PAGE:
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Amazon CEO Jeff Bezos holds up the new Kindle Fire at a news conference during the launch of Amazon's new tablets in New York, September 28, 2011.

SHANNON STAPLETON/Shannon Stapleton/Reuters

Has Inc. come up with the first real competition for Apple Inc.'s iPad? Early indications among tech writers suggest that it has – and the stock market, still licking its wounds after early excitement over tablet computers from Research In Motion Ltd. and Hewlett-Packard Co. , seems to agree: Amazon shares rose 4.6 per cent on Wednesday, following the official launch.

The relative failure of previous tablet launches (Apple still controls the vast majority of tablet sales) seemed to indicate that consumers were primarily interested in iPads, not tablets. And while Amazon's Fire tablet appears to fall short on the same features that others have – primarily applications, but also the fact that it is WiFi only – the big surprise with Wednesday's launch is the aggressive price: $199 (U.S.), or $300 below Apple's cheapest iPad.

At that price, consumers may be willing to part with iPad dreams when the Fire goes on sale in November. Market Beat has some early reactions from analysts. Citigroup's Mark Mahaney said: "We had assumed that Amazon would be aggressive with pricing, but not THIS aggressive. Assuming the products hold up, we believe there should be a path here to multi-million unit sales in the near- to medium-term for both the new eReaders and the Fire."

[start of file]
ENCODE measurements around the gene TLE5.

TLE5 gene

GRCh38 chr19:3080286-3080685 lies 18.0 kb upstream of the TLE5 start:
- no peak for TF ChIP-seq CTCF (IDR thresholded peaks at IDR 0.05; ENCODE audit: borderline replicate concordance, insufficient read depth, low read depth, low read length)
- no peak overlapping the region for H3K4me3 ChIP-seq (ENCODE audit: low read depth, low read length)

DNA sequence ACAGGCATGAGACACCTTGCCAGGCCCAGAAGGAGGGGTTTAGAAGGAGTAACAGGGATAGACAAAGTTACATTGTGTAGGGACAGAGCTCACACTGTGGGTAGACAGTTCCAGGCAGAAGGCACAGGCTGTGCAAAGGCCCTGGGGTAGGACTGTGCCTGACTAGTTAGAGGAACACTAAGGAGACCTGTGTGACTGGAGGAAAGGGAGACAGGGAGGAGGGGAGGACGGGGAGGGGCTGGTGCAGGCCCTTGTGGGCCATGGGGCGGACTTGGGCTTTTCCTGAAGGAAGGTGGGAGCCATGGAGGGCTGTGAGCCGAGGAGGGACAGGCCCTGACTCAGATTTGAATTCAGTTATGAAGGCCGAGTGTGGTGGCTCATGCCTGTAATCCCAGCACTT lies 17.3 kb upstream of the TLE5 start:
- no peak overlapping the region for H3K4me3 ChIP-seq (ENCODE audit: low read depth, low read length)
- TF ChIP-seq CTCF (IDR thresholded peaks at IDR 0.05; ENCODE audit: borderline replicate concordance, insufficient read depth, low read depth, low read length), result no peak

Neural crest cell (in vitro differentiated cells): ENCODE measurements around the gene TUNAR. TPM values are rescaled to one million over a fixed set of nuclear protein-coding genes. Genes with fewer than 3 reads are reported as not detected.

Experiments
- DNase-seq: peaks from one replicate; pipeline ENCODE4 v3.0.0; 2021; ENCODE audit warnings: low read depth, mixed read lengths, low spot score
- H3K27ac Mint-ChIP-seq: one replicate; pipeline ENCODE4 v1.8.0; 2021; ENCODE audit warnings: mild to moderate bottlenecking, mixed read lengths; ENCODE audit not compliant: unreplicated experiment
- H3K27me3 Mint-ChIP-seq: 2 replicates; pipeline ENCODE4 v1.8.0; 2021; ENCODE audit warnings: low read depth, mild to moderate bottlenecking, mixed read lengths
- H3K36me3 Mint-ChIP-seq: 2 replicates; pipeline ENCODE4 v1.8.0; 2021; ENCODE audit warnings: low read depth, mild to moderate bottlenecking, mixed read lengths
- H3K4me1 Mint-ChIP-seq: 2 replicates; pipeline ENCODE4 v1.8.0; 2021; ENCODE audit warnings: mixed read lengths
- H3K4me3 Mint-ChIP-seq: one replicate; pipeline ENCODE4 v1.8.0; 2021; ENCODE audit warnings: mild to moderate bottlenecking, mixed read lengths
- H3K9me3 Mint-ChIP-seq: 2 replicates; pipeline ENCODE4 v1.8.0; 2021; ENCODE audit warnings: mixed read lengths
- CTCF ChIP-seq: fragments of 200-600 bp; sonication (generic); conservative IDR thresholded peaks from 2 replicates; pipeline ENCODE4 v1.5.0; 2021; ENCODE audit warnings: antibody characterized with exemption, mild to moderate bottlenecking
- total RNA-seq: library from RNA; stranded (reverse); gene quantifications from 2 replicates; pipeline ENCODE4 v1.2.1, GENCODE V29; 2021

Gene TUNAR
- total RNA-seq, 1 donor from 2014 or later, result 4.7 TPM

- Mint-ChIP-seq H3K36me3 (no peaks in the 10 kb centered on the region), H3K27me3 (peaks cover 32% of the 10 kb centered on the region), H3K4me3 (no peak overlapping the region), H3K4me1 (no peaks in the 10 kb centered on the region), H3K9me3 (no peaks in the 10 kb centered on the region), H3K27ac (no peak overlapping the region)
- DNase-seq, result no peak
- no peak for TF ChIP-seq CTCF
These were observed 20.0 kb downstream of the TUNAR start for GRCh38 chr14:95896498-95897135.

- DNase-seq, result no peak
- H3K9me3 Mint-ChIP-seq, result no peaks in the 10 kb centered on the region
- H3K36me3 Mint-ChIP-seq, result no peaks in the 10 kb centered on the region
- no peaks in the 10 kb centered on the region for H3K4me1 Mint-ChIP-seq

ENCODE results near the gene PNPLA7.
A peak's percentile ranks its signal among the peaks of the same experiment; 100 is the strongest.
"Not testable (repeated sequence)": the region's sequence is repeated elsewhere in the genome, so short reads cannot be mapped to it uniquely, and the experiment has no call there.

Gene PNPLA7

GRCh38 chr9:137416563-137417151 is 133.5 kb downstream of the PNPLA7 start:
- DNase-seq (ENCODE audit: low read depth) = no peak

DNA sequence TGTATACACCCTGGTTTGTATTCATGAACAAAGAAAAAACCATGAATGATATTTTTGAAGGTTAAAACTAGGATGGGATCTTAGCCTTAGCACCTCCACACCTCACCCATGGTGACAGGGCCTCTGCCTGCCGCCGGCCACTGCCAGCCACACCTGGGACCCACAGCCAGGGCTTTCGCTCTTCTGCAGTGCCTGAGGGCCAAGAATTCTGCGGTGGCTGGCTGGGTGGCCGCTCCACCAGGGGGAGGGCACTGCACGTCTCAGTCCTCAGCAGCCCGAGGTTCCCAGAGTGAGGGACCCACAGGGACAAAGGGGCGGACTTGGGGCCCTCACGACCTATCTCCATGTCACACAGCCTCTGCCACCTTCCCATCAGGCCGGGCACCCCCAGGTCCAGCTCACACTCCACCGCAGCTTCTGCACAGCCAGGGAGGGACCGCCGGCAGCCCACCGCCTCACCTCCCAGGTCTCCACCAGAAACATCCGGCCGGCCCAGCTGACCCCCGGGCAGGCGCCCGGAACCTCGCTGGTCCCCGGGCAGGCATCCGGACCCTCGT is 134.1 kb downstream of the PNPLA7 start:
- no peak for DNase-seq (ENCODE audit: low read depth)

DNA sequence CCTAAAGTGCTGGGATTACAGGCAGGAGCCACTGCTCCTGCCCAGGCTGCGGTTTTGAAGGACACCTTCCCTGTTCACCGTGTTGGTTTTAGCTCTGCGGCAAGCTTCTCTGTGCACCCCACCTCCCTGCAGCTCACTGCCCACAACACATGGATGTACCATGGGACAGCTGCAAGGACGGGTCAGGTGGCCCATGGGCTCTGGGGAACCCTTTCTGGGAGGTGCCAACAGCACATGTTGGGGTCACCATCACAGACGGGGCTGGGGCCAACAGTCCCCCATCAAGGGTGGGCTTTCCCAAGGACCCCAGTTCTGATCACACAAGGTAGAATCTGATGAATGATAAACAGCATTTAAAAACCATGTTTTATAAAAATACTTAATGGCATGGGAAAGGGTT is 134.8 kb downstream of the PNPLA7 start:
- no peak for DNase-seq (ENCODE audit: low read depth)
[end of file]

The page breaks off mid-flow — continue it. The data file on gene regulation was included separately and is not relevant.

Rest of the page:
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And from Hudson Square's Daniel Ernst: "Driven by the expanded content offerings including films, television, magazines, games, and the very low price compared to the iPad and other Android tablets, we believe the Kindle Fire is well positioned to take tablet share in the consumer market."

Then again, few investors seem concerned about the impact on Apple. The shares were up 0.3 per cent in afternoon trading.

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About the Author
Investing Reporter

David Berman has been writing about business and investing since 1995. He has written for a number of magazines, including Canadian Business and MoneySense. He worked at the Financial Post as an investing writer and daily columnist before moving to the Globe and Mail in 2008. More

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